Monday, February 17, 2014

What Your Criminal Defense Lawyer Should Do to Represent You
By H. Manuel Hernandez
In previous posts I have discussed how to go about hiring a criminal defense lawyer, and things the client should do to assist the criminal defense lawyer in representing the client. Here, I will discuss what the criminal defense lawyer should be doing while representing someone under investigation or charged with a crime.  Of course, each case is different.  What a criminal defense lawyer should be doing varies greatly depending on the type of case, whether the case in in the investigatory (e.g., grand jury) stage, or charges have already been filed. Someone under investigation for, or charged with, a major securities or Medicare fraud matter or capital murder for example, will need far different representation than someone charged with driving under the influence of alcohol, trespassing, or shoplifting.  However, whatever the charge is, the criminal defense lawyer must understand that it  is the most important case in the world for the client, requiring all the attention necessary to insure the best result possible under the facts and the law.  The focus of this post is not the details of the substantive work a criminal defense counsel should be doing in different types of case, but rather, a general overview of the what a criminal defense lawyer should be doing to let the client know what is happening with their case or investigation.
The criminal defense lawyer needs to maintain good communications with the client.  This means the criminal defense lawyer should spend the time necessary to familiarize himself or herself with the client's case, the charges or potential charges if the client is still under investigation, the potential penalties if the client is convicted, and potential collateral consequences, such as, for example, the impact on a client's immigration status if the client is not a U.S. citizen, see, Padilla v. Kentucky, 559 U.S. , 130 S.Ct. 1473, 176 L.Ed.2d 284 (2010)(U.S. Supreme Court finding that it was ineffective assistance f counsel for a criminal defense lawyer not to advise a non-citizen client of the mandatory deportation consequence of pleading guilty), suspension of driver's license, registration as a sex offender in cases involving sex crimes and child pornography.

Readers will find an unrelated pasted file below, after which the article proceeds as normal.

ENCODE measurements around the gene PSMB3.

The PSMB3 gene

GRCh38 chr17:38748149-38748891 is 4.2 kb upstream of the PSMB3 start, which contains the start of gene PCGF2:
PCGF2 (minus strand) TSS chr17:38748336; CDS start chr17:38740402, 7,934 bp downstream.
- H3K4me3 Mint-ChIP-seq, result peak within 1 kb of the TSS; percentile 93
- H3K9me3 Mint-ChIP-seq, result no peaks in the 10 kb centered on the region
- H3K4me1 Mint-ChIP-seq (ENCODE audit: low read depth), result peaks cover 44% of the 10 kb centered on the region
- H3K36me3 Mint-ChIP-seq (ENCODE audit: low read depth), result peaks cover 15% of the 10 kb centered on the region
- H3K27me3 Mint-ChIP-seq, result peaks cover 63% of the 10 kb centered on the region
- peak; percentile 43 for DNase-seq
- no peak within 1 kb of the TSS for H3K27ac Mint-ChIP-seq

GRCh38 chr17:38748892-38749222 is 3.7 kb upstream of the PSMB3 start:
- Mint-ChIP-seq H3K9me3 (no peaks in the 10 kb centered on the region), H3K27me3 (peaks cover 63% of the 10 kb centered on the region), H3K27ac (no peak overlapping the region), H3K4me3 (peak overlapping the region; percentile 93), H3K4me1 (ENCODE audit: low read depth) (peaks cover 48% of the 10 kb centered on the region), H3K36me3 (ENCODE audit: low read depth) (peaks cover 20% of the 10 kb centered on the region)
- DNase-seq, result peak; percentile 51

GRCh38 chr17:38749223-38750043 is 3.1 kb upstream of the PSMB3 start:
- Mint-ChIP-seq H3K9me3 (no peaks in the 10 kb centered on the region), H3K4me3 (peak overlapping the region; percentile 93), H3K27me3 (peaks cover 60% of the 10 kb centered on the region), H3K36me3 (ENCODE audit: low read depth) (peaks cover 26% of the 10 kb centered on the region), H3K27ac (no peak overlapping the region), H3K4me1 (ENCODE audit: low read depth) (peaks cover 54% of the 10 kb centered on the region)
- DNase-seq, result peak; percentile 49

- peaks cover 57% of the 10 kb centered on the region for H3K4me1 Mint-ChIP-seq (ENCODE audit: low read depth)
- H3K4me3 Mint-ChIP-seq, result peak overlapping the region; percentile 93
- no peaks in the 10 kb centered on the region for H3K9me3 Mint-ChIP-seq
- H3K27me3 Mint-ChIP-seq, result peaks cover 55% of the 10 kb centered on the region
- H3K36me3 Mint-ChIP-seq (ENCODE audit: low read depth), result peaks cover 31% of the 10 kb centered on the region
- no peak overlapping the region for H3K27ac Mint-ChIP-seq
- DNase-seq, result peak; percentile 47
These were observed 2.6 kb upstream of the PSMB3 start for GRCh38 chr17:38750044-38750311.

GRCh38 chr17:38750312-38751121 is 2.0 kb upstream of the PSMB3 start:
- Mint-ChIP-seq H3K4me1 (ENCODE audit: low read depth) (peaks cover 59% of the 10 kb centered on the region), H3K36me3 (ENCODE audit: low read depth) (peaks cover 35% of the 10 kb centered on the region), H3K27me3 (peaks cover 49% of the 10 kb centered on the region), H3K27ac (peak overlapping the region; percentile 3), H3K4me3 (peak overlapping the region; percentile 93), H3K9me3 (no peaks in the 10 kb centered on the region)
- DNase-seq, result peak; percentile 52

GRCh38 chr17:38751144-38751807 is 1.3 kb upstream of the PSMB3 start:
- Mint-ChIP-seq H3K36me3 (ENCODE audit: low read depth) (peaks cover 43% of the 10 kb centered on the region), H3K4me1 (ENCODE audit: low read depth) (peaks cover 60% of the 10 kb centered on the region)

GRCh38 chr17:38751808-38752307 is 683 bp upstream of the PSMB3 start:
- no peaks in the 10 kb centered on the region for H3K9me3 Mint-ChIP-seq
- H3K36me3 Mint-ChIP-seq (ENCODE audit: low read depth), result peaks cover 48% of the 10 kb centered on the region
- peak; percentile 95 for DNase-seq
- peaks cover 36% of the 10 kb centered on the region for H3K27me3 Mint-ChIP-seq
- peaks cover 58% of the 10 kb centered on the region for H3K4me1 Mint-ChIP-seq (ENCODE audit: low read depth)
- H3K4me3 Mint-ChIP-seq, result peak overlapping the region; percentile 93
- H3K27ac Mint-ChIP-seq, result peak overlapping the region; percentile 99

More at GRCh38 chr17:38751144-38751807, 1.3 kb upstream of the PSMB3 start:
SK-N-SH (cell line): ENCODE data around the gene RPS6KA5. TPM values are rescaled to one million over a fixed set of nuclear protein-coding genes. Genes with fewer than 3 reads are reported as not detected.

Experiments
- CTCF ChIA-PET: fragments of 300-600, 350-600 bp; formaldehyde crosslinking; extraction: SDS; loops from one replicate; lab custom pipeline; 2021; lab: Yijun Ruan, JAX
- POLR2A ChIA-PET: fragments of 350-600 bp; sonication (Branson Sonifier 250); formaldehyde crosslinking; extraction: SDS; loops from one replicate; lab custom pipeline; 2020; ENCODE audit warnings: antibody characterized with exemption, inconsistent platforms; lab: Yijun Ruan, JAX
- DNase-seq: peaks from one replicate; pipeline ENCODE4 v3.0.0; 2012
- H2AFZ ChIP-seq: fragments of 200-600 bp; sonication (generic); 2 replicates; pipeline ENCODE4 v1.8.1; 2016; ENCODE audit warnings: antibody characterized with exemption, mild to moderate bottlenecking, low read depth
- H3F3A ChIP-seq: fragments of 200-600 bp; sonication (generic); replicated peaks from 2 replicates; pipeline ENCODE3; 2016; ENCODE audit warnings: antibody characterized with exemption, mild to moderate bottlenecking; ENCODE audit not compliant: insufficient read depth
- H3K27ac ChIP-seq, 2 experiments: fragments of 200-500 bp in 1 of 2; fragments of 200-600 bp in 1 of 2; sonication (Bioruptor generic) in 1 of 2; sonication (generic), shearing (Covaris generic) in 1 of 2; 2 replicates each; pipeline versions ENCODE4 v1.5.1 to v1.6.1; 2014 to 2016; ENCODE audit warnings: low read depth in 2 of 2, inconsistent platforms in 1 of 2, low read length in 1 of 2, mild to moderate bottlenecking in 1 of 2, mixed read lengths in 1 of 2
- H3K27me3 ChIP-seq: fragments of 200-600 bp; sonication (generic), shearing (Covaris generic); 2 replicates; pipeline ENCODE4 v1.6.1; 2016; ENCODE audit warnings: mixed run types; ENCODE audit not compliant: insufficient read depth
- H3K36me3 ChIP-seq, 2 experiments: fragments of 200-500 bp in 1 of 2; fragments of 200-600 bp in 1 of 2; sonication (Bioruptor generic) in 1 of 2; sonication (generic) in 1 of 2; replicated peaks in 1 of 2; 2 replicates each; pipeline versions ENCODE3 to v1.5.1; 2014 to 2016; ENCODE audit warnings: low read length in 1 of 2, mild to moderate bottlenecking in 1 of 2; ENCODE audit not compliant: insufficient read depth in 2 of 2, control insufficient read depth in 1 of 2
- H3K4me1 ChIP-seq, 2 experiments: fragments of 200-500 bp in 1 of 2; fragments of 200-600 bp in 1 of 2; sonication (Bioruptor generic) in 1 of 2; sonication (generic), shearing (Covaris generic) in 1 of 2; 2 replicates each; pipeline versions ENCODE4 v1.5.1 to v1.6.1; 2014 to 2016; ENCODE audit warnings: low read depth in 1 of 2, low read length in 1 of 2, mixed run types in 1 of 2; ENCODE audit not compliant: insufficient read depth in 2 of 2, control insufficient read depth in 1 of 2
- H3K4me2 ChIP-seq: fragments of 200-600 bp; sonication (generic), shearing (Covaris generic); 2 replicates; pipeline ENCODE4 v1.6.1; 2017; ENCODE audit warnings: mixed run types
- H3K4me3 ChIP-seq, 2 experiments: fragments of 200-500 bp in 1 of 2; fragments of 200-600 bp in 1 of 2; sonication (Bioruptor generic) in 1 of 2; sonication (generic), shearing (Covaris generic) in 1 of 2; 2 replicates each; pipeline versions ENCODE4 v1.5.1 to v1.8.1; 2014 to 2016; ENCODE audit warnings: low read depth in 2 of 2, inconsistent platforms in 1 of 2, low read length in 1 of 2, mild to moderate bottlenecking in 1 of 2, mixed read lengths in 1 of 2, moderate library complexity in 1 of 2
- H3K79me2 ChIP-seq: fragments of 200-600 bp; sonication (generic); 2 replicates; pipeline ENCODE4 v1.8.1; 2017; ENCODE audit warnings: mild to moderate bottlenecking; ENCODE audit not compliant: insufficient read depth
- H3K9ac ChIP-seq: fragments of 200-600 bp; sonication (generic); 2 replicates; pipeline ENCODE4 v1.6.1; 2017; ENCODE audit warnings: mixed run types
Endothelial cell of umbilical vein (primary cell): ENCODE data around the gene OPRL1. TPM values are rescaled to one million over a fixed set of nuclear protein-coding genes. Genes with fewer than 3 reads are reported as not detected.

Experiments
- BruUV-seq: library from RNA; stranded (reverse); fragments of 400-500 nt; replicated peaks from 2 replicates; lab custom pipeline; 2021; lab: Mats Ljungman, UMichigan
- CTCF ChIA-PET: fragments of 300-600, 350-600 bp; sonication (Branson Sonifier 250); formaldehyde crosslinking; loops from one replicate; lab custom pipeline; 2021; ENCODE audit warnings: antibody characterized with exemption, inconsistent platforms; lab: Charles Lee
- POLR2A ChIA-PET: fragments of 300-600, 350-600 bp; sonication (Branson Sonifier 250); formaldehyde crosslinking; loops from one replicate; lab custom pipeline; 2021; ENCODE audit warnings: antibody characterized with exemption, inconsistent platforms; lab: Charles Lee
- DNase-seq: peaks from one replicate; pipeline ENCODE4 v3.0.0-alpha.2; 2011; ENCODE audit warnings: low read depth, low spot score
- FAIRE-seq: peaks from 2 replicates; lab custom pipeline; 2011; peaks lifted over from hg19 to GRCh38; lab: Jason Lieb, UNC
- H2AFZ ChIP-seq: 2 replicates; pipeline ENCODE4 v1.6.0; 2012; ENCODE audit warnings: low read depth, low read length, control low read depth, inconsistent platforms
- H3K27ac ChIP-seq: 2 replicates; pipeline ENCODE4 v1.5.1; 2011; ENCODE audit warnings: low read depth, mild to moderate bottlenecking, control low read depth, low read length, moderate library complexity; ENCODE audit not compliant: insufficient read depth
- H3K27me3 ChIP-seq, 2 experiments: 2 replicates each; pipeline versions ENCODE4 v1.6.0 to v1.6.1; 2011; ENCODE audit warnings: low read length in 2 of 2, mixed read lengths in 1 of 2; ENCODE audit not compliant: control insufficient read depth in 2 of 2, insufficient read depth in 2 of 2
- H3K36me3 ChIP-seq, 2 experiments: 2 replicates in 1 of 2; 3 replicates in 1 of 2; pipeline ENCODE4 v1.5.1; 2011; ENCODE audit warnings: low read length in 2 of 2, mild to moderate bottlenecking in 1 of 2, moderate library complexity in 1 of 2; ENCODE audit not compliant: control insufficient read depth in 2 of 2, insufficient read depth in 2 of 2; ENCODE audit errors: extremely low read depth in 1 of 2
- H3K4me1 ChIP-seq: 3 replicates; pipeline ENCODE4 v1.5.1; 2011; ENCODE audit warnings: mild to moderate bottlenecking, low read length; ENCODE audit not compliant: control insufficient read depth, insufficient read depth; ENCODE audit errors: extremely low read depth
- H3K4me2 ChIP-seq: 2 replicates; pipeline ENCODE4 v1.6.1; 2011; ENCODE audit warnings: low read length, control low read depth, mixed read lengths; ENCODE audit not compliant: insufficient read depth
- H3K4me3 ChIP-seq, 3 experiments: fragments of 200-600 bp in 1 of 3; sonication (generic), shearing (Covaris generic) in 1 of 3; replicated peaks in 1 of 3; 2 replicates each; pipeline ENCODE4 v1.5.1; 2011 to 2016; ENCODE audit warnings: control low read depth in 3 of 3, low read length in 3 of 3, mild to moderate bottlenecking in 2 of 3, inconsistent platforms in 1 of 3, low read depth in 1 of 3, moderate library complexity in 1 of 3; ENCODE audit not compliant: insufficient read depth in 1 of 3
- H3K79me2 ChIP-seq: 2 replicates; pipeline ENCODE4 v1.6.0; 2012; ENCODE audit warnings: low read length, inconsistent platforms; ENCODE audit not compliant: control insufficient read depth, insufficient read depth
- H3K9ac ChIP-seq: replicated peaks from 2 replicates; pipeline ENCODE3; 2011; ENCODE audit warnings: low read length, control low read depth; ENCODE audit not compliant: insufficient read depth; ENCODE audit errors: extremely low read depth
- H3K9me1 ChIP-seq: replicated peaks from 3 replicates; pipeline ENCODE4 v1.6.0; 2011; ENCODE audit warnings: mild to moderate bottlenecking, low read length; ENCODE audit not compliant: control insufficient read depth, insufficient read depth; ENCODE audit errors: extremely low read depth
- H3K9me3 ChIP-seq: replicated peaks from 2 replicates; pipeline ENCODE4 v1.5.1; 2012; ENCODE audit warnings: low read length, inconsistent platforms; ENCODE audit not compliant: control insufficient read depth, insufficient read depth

Also,  according to recent decisions by the U. S. Supreme Court, it is now clear that the criminal defense lawyer must communicate all plea offers made by the prosecutor to the client, see Missouri v. Frye,___ U.S. ___, 132 S.Ct. 1399, 182 L.Ed.2d 379 (2012), and must provide competent advice to the client about whether to accept or reject the offer, see, Lafler v. Cooper, U.S., ___ U.S. ___, 132 S.Ct. 1376, 182 L.Ed.2d 398 (2012) and Padilla v. Kentucky, supra. Most competent criminal defense lawyers were doing this well before the Supreme Court said it is required.  Criminal defense lawyers should also provide the client with copies of all pleadings, motions and court orders filed in the client's case, including pleadings and motions filed by the prosecutor.  In sum, the criminal defense lawyer should  keep the client aware of all important communications and events occurring in the client's case.

While the criminal defense lawyer should, and based on recent decision of the U.S. Supreme Court, has an ethical obligation to do these things, the client should remember that although their case is the most important case in the world to them, it is usually the only case the client has to deal with.  Most criminal defense lawyers have many cases they are responsible for, and often, the criminal defense lawyer spends a great deal of his or her time addressing urgent matters in one case or another that need immediate attention.  As such, the client should keep in regular touch with his or her criminal defense lawyer to insure that everything is getting done, and that the client is aware of everything happening in their case.  Of course this does not mean that the client should be constantly calling his or her criminal defense lawyer, or make unreasonable demands.  Most criminal defense lawyers should have no problem answering client's questions, and updating the client on what is going on with their case, and should welcome the client's input as the case proceeds.

H. Manuel Hernández has been practicing criminal law for over 30 years, the first 10 years as a federal prosecutor, and the last 22 years as a criminal defense attorney. He is dual Board Certified by the Florida Bar as a Criminal Trial Specialist and a Criminal Appellate Specialist by the Florida Bar. He is also Certified by the National Board of Trial Advocacy as a Criminal Trial Advocate. Mr. Hernández has been rated "AV" in the distinguished Martindale-Hubbell® Law Directory, the highest rating available in this highly respected legal directory relied on by attorneys when looking for other attorneys to refer cases to or to work with in different areas of the law.

For more information please call the office of attorney H. Manuel Hernández, P.A. 407-682-5553      


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